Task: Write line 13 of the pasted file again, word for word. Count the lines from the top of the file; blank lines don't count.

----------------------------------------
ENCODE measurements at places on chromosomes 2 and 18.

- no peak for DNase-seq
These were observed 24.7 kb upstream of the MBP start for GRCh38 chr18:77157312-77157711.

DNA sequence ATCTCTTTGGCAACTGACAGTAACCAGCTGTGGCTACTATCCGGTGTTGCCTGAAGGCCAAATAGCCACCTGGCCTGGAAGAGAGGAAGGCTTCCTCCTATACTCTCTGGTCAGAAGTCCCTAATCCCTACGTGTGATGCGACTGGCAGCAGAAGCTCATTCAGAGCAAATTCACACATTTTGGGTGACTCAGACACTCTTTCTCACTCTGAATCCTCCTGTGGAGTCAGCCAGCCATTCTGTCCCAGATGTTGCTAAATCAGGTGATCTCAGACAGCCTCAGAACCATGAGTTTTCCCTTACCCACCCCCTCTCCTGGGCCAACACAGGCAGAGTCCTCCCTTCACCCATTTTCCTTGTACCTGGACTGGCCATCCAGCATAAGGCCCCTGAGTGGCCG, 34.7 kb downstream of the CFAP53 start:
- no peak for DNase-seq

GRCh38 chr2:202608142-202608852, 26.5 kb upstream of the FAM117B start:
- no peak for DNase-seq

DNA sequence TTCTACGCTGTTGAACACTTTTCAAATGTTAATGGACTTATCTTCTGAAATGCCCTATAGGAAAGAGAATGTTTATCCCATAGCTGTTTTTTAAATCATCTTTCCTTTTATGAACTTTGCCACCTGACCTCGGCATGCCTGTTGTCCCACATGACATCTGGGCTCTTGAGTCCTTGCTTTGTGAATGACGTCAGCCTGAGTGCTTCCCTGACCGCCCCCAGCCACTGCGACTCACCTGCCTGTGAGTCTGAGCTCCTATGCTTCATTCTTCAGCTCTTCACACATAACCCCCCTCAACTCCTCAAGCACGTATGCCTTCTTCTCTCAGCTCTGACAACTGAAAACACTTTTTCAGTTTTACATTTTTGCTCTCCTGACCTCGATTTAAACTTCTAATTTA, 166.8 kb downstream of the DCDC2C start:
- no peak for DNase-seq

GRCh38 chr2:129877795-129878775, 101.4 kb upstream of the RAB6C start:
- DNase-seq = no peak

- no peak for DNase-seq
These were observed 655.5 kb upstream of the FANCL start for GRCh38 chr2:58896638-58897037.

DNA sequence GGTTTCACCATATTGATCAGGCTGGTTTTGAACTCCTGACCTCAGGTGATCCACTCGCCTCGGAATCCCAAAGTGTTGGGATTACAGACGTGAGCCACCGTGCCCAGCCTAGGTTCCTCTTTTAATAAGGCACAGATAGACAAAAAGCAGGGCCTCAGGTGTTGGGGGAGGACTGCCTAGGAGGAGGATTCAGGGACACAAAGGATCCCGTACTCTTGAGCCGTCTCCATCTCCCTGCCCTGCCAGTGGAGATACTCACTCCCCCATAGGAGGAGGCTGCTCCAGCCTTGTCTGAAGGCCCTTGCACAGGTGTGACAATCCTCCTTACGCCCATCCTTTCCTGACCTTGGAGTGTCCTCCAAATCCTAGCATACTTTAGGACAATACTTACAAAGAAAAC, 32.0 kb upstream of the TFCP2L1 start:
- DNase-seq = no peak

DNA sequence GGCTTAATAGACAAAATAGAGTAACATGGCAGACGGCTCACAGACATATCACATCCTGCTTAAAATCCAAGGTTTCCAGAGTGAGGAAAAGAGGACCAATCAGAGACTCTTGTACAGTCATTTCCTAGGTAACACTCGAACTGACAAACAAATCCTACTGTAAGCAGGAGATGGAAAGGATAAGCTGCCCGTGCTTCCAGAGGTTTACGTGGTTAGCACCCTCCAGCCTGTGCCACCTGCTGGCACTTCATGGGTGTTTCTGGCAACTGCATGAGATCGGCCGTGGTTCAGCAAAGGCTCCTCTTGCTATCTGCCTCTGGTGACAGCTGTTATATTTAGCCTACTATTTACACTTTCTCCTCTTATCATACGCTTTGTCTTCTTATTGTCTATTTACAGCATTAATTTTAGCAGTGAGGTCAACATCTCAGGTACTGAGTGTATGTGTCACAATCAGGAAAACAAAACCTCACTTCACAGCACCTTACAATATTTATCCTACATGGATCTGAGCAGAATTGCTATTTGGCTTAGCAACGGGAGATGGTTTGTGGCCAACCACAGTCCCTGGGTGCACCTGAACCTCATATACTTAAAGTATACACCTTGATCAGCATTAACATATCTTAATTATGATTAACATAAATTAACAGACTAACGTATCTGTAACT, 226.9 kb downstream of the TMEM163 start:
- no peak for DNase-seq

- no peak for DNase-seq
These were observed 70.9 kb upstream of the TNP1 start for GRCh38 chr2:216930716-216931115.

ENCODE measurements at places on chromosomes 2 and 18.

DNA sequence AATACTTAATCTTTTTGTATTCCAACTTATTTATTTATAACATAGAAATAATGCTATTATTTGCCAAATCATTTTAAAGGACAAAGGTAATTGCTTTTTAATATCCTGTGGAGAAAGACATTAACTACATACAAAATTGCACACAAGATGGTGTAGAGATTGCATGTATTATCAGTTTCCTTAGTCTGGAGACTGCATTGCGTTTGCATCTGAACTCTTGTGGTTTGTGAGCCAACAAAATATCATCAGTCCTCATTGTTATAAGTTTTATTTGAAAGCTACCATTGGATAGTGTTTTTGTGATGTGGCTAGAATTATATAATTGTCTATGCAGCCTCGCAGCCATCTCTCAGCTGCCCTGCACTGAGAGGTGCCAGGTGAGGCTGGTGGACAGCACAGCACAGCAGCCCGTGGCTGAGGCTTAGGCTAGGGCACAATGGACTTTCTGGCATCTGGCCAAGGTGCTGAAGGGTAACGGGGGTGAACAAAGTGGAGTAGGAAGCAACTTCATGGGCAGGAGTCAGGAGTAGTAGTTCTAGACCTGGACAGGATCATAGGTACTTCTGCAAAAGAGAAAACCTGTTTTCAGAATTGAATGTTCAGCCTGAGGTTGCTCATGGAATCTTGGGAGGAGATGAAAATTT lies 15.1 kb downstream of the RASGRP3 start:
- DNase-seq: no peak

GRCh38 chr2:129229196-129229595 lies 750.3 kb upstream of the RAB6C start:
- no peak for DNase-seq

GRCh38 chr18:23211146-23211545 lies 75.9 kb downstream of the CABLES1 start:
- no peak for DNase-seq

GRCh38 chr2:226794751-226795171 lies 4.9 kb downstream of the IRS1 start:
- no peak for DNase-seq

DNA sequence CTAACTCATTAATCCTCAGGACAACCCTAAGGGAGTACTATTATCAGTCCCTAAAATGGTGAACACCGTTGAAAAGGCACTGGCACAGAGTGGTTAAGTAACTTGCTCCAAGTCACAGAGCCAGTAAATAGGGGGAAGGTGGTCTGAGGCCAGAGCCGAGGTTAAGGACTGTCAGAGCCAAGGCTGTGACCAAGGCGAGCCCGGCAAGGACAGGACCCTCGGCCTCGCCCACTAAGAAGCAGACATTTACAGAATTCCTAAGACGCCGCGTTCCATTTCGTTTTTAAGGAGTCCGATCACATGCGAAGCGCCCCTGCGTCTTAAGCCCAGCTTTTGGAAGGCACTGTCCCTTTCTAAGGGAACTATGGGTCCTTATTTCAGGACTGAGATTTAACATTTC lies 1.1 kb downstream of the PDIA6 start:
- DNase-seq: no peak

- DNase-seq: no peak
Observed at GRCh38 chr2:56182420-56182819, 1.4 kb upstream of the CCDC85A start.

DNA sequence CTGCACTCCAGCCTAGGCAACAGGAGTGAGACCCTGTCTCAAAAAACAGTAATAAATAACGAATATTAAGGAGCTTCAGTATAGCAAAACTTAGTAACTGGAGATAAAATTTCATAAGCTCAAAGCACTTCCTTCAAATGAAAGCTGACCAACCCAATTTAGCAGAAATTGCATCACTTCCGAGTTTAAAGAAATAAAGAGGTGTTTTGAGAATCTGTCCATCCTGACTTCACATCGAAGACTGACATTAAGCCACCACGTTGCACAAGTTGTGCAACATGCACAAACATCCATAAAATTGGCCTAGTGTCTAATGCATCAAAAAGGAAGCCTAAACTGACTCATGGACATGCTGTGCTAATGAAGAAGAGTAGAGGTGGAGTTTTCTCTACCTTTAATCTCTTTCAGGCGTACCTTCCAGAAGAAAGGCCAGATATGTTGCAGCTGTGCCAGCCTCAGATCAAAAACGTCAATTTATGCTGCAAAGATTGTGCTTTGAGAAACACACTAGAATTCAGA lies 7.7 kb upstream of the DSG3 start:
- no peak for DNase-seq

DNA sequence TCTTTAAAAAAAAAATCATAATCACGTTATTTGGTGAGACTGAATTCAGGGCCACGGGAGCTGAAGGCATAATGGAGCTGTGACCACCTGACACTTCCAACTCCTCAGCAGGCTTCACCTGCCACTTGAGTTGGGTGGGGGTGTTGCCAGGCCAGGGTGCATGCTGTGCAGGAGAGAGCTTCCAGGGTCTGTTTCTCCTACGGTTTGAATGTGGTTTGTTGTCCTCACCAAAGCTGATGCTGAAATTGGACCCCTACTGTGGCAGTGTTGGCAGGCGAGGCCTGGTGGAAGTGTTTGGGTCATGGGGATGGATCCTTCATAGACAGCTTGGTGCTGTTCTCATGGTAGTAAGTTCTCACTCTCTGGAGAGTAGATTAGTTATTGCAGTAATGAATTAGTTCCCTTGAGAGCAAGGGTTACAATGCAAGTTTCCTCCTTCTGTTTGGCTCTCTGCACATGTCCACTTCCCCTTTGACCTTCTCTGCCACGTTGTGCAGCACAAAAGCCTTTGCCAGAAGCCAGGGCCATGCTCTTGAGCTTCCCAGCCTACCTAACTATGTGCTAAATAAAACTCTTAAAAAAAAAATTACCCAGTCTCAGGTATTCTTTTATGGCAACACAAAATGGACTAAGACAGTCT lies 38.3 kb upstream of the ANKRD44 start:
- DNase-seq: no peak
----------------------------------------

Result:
These were observed 655.5 kb upstream of the FANCL start for GRCh38 chr2:58896638-58897037.